The first day of the NBA playoffs was chalk. The second? Yeah, not so much. The No. 1 seeded Milwaukee Bucks started the day by losing to the Orlando Magic, and the No. 1 seeded Los Angeles Lakers ended the day by losing to the No. 8 seeded Portland Trail Blazers. It is the first time since 2003 in which both No. 1 seeds lost their openers, and in the Lakers' case, it came down to a lack of depth. LeBron James scored 23 points, pulled in 17 rebounds and dished out 15 assists while Anthony Davis poured in 28 points of his own, but the Lakers role players shot 4-of-22 from 3-point range. They simply can't score enough to win when that happens.
Portland's role players weren't great either, but Damian Lillard's 34 points were enough to lead them to a victory. Now the Blazers will need to only win three games out of six to stun the Western Conference's No. 1 seed. The Lakers will have to go back to the drawing board if they want to avoid such a humiliation. What happened tonight was completely and utterly unacceptable.
1. It's time to fix the rotation
The Lakers were outscored by nine points in JaVale McGee's 13 minutes on the floor. They lost the game by seven points. That isn't a coincidence. The Lakers were outscored during McGee's minutes in all seven of his appearances in the bubble. In Orlando, they have now been outscored by 66 points in his 121 minutes on the floor. They've outscored opponents by 26 points in the minutes they've played without him.
This isn't rocket science. The Lakers are starting every game down several points because they're starting the wrong lineup. They're exacerbating the problem by sending that same lineup out there at the start of the third quarter. The version of the starting lineup that included Avery Bradley outscored opponents by 12.6 points per 100 possessions during the regular season. The version with Kentavious Caldwell-Pope was outscored by 1.2 points per 100 possessions. The McGee-Caldwell-Pope-James-Davis-Danny Green fivesome doesn't work.
At a minimum, McGee needs to be excised from the rotation entirely. Whether that means playing Markieff Morris at center more or hoping Dwight Howard can avoid foul trouble is another matter, but there just isn't any evidence to suggest that JaVale can contribute to winning in the postseason. There's a reason he was a benchwarmer for the Warriors. The Caldwell-Pope situation is more complicated. They need to play him, and his numbers, on balance, have been better as a starter. But tinkering with the combinations is critical. Alex Caruso deserves a look as the fifth starter. Kyle Kuzma's place in the first five should be obvious.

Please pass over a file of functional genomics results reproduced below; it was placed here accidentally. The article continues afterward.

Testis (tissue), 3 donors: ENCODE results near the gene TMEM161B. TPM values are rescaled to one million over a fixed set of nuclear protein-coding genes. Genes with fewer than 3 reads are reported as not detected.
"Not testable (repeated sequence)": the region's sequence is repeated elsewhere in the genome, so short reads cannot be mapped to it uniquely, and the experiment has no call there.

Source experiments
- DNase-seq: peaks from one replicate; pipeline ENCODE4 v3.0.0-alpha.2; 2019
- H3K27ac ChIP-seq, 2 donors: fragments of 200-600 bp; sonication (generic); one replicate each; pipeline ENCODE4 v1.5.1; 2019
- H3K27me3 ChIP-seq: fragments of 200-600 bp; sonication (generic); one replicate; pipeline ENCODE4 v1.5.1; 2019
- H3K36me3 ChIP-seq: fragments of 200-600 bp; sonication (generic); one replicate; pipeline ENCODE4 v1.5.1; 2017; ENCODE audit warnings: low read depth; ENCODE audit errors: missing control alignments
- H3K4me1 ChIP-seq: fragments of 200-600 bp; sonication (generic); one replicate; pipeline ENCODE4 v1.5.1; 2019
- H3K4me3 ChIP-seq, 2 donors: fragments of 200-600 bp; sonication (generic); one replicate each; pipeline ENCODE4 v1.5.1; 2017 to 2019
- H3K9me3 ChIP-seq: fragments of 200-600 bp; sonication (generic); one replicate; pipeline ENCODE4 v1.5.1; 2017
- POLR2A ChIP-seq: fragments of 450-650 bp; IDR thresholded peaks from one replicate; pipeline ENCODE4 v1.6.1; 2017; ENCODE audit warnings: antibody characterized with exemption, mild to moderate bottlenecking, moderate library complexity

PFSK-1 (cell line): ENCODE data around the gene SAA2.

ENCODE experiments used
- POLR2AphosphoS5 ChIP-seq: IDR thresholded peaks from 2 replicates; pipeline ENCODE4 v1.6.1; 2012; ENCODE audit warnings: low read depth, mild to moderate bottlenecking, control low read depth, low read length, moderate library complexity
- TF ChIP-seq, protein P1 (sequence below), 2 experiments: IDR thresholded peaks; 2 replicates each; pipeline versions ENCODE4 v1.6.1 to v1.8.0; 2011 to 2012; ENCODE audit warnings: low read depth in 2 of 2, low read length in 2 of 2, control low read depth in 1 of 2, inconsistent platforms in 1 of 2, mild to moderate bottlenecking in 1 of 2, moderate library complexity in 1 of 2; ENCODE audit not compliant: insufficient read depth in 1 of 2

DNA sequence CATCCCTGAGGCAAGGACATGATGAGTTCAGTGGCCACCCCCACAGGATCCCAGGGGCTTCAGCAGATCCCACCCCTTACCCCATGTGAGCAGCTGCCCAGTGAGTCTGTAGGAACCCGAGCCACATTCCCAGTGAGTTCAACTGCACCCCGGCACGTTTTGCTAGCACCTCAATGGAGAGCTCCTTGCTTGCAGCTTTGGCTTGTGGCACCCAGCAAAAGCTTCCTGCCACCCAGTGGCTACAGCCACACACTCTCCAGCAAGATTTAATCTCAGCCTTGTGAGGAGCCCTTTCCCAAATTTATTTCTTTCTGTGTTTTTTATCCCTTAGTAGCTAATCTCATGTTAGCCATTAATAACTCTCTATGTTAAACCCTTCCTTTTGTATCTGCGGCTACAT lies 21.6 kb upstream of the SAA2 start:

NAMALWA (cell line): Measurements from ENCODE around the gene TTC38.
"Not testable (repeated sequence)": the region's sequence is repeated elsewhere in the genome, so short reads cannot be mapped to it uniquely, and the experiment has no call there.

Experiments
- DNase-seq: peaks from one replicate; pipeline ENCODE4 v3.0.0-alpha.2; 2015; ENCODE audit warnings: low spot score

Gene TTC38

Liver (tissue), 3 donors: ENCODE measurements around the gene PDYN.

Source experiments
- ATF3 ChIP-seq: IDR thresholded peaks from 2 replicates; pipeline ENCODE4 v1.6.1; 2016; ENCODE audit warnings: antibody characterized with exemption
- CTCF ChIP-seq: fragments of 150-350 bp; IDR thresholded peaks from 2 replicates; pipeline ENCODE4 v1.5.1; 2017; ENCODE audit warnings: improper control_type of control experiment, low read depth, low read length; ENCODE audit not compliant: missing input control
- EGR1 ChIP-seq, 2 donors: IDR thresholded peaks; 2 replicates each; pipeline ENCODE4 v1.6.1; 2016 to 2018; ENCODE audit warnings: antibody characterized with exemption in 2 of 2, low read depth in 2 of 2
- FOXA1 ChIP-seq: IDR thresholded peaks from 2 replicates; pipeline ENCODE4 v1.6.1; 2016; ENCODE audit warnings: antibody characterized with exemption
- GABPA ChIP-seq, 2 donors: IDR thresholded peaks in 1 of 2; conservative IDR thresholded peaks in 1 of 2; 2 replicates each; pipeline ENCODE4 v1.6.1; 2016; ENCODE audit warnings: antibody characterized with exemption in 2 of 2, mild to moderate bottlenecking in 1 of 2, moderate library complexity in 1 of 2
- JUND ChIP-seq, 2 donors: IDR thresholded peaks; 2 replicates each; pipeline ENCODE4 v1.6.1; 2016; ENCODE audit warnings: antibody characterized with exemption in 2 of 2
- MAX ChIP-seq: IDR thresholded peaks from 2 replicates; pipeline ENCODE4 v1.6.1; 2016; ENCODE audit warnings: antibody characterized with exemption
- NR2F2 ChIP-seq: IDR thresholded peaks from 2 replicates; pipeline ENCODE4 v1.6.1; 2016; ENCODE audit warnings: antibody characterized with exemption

This isn't March anymore. These games count. Frank Vogel can't afford to fritter them away by playing the wrong players. The Lakers are better than the Blazers. That much should be obvious. They just have to use the right lineups to prove it.
2. LeBron was great... but in the wrong ways
It's hard to argue with 23 points, 17 rebounds and 15 assists. Those numbers don't even tell the entire story. LeBron was great on defense as well. Nearly every decision he made, in a vacuum, was the right one.
But the Lakers scored 93 points against a defense that has allowed an average of 123 points over its past six outings. Yes, shooting was the primary reason for that, and the Lakers will probably hit more than five of their 32 long balls in Game 2. But role players have bad shooting nights. It happens. When it does, superstars are supposed to pick up the scoring burden themselves.
For all of the great things LeBron did in Game 1, he didn't do what we've seen him do in the playoffs time and time again: score. Despite drawing incredible matchups in Carmelo Anthony and Gary Trent Jr., James was determined to play total team basketball. What the Lakers need is something closer to the LeBron of 2018.
In Game 1 of that postseason run against the Indiana Pacers, James scored 24 points en route to a triple-double... but the Cavaliers lost. He came out and scored 46 in Game 2, a win, and wound up averaging 34.6 points per game through the rest of the Eastern Conference playoffs. If no other Laker is going to create shots, LeBron is going to have to do something like that for the Lakers to win the title. It's cliche, but he has to be more like Michael Jordan and less like Magic Johnson. His roster demands it.
3. The Blazers got away with playing two centers
It might have happened by accident. Wenyen Gabriel started at power forward for the Blazers but got into early foul trouble. So the Blazers did something that few 2020 teams would ever consider: they played their two centers together. It was a look they experimented with a bit prior to the playoffs, but without much success. That was for good reason. Neither Hassan Whiteside nor Jusuf Nurkic are particularly strong shooters, nor can they defend the perimeter all that well.
But they survived those minutes in Game 1 by crashing the boards and protecting the rim. The Lakers missed the open shots the Blazers created with their two-big lineups, and while it may not be sustainable, Portland might not have much of a choice but to go back to those groups until Zach Collins is healthy enough to return. This is a thin team. Their lineup options are limited. The entire enterprise falls apart if the Lakers start making shots, but until they do? The Blazers might have found a way to shift some minutes away from the worst players on their bench and towards better ones.